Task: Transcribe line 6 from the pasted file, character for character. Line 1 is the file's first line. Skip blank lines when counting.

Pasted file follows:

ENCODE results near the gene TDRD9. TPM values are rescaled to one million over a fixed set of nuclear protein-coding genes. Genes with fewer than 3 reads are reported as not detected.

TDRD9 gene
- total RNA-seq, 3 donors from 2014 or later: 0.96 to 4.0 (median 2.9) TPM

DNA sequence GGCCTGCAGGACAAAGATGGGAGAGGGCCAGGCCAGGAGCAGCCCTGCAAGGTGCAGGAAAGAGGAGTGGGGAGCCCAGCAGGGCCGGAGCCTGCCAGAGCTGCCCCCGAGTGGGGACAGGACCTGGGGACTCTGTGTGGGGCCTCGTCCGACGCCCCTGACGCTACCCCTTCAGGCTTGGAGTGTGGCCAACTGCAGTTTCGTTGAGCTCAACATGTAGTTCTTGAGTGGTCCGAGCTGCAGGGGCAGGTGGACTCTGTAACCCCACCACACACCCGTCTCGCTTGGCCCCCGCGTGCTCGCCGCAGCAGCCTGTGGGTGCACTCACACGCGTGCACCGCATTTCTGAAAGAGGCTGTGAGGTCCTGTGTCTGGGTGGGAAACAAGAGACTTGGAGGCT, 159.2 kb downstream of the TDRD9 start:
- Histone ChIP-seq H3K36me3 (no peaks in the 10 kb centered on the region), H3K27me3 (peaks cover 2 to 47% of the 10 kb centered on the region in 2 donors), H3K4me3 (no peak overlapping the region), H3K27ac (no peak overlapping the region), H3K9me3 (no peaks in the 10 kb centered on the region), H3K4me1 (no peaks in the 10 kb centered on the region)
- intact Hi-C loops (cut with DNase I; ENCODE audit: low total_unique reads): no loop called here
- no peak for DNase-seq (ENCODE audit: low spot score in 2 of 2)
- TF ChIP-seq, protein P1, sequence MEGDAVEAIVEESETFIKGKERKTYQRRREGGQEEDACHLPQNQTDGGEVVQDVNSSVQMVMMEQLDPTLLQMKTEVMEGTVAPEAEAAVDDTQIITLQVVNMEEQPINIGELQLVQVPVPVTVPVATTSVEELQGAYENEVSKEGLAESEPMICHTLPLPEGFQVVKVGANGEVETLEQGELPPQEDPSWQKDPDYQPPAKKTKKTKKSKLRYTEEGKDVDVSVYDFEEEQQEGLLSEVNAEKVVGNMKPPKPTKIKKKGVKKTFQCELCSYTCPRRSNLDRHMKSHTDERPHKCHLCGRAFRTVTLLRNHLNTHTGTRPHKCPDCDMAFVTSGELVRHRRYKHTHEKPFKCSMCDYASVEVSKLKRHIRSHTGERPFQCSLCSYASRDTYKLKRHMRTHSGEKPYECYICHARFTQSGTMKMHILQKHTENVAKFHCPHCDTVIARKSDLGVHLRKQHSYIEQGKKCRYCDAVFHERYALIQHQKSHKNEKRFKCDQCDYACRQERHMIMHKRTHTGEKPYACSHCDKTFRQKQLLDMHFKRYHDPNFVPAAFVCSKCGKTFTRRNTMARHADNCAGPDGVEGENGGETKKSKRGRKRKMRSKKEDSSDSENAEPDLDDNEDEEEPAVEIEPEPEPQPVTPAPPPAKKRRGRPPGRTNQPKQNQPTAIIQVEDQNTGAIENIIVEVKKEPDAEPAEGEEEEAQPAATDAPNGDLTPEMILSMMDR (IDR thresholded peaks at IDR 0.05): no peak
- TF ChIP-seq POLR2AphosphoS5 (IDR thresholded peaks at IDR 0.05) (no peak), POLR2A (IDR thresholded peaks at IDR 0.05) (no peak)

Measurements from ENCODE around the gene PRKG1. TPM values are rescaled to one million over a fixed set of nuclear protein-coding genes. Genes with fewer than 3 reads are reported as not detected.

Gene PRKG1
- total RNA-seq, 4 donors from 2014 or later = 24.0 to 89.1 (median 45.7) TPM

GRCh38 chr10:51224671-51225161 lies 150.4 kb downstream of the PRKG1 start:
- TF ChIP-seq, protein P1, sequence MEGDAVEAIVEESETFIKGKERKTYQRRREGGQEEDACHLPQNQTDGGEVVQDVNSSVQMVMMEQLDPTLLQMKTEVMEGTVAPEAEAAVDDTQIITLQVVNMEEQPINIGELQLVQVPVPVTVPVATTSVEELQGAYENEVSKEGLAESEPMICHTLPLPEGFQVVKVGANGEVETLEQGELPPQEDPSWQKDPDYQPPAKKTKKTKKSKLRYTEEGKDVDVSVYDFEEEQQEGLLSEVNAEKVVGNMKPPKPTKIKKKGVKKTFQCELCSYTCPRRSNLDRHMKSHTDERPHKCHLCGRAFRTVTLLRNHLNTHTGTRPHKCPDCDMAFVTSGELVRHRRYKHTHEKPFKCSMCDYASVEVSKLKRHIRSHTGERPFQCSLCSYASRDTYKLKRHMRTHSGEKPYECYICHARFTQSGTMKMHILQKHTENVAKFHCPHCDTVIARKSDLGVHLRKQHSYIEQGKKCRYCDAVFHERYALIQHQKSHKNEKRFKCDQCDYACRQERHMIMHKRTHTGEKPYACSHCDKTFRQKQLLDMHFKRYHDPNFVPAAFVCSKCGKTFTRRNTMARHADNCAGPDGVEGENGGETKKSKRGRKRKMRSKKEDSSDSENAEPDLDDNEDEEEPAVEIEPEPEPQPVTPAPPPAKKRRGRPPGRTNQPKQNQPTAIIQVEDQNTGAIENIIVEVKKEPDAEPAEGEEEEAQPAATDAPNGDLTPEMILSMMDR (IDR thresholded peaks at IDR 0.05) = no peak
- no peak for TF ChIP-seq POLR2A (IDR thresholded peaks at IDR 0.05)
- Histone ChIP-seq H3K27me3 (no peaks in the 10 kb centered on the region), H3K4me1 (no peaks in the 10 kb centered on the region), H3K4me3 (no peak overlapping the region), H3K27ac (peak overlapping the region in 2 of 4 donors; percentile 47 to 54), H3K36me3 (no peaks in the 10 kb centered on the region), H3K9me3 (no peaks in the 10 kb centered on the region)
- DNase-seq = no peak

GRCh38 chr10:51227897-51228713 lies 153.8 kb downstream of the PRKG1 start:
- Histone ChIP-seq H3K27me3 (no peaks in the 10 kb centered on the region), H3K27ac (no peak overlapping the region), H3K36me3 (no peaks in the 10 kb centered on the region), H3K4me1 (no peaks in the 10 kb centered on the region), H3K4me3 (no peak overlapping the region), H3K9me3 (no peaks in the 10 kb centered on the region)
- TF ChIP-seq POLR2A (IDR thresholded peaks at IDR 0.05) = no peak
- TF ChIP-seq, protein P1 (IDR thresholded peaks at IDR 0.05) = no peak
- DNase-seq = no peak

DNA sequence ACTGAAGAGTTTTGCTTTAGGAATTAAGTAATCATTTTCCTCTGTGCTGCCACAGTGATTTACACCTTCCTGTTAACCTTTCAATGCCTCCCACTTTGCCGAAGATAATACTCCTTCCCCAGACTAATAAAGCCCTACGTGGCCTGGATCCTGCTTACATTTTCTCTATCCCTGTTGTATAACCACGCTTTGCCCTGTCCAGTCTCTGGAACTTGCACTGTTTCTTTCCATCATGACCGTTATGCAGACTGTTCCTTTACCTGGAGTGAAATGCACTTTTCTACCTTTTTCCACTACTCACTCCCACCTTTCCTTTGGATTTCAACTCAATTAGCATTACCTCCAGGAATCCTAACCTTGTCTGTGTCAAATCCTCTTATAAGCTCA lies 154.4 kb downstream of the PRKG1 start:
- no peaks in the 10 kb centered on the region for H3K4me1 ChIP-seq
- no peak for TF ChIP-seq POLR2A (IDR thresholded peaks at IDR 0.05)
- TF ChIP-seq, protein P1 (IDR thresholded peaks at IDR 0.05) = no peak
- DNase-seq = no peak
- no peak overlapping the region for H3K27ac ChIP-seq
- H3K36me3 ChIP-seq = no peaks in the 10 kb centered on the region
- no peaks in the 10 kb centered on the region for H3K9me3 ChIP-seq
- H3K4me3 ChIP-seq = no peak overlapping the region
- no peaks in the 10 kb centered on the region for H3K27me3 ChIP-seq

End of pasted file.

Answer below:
- intact Hi-C loops (cut with DNase I; ENCODE audit: low total_unique reads): no loop called here